Isn’t travel expensive? How do you afford to travel so much?

I get this question all the time. And the answer is that it doesn’t have to be. Here are some of my favorite tips and tricks for maximizing your budget so you can see more of the world and for longer.

Plan Ahead…Or Be Spontaneous.

“Book your flight exactly 54 days out. Tuesdays are the best days to search for low cost airfare.” Is there any truth to these travel myths? Yes, but FareCompare can tell you much more about it than I can. If you don’t have a set destination in mind, why not be open-minded? Skyscanner (my absolute favorite booking site) doesn’t require you input an end point, so pick any time frame and it’ll show you the cheapest countries in any given period. Conversely, you can only enter a destination and search by “dates flexible,” up to an entire year out. If you switch the view to calendar instead of list, it’s super easy to visualize when the cheapest days to fly are, which is how I went to Hawaii for $270 the week of Christmas. Peak season, be gone.

Weigh All Your Options

With the arrival of Airbnb, you now have three options for lodging – booking a hostel, homestay or hotel. It pays to check all three types of accommodations because Airbnb has some amazing rental properties that are a fraction of the cost of a hotel. Similarly, you may scoff at the idea of staying in a hostel, but they’re not only for solo travelers, spring breakers or backpackers (especially the private rooms). Do your due diligence and research all possible options before committing. Depending on your destination, you never know which may be the cheapest.

Don’t be Scared Off by Expensive Flights

More often than not, flights to the furthest, most exotic places are the most expensive. What you might not expect though, is that they usually have the lowest cost of living. Unfortunately not the case with Australia, in Thailand and the majority of Southeast Asia you can stay for pennies to the dollar. Good street food in Bangkok cost as little as .50 cents a meal (yes, really!) so you’ll actually be saving money while you’re there. If you look at the cost of each potential trip as a whole that includes flights + accommodations + entertainment, you can get a more well rounded estimate of what it may end up costing to determine if it’s worth it to you. If you just want to get away, it pays to check the exchange rate to see what destinations are in our favor at any given time.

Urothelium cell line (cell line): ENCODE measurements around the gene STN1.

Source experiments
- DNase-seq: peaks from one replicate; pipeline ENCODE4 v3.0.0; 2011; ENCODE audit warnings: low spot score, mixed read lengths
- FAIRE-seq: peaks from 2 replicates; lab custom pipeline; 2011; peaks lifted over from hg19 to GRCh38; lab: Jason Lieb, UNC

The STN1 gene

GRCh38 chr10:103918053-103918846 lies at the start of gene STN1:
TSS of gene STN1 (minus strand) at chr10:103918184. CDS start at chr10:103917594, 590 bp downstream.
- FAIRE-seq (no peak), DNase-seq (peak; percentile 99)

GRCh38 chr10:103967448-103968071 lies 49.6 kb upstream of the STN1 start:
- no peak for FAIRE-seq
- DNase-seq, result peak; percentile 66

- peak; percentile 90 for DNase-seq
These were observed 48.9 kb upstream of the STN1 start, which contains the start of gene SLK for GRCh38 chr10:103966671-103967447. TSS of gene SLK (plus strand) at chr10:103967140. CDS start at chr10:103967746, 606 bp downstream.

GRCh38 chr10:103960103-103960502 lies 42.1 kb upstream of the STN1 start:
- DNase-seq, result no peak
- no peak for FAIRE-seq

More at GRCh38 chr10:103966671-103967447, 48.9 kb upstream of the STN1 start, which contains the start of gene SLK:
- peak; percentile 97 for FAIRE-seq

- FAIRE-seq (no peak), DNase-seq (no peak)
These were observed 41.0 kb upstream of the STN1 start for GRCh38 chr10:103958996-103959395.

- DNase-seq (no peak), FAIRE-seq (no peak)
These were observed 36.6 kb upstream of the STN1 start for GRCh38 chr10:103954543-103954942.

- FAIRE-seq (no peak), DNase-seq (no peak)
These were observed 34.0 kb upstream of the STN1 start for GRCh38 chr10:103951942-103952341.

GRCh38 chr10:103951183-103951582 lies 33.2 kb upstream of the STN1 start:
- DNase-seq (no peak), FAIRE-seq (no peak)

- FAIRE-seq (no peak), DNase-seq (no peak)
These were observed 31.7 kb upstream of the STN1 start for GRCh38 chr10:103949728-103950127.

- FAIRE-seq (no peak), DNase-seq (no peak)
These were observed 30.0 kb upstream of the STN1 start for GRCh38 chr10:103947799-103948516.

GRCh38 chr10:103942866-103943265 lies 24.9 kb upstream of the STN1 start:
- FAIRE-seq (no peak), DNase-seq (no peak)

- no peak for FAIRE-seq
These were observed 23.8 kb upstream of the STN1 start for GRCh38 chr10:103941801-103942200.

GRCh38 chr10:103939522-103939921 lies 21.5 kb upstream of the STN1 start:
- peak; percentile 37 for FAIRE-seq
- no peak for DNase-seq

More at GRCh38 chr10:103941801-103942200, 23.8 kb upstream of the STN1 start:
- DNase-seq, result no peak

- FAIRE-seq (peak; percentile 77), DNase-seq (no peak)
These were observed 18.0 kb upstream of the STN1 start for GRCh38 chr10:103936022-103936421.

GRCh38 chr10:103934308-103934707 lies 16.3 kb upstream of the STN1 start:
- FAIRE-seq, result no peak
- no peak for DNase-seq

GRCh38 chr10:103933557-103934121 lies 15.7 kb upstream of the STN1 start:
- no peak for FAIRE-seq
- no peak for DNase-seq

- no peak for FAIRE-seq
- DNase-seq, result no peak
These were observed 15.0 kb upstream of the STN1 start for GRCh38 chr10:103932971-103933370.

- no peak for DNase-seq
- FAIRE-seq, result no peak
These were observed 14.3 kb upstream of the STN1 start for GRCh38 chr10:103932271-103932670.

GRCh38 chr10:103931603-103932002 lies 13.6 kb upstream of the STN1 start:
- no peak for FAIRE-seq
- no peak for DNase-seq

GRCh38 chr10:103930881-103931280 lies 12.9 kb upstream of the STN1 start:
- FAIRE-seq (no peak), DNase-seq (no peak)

Play the Points Game

Signing up for just one credit card can get you at least one round-trip domestic flight, if not more. I always check if I can use miles to pay for at least part of my trip by taking one-way flights, odd connections or using miles to cover lodging, rental cars, or other miscellaneous extras. If you assign a dollar value to your points, you can see when it’s worth splurging and when it’s worth saving by comparing the value to the actual flight cost. (It’s easy to do this by checking how much it costs to buy miles per program.) Don’t get me wrong, I hoard miles like it’s my job and hate parting with them, but by mixing and matching programs and points, I’m able to save a lot of money.

Wondering how I’ve traveled completely for FREE? Read on.

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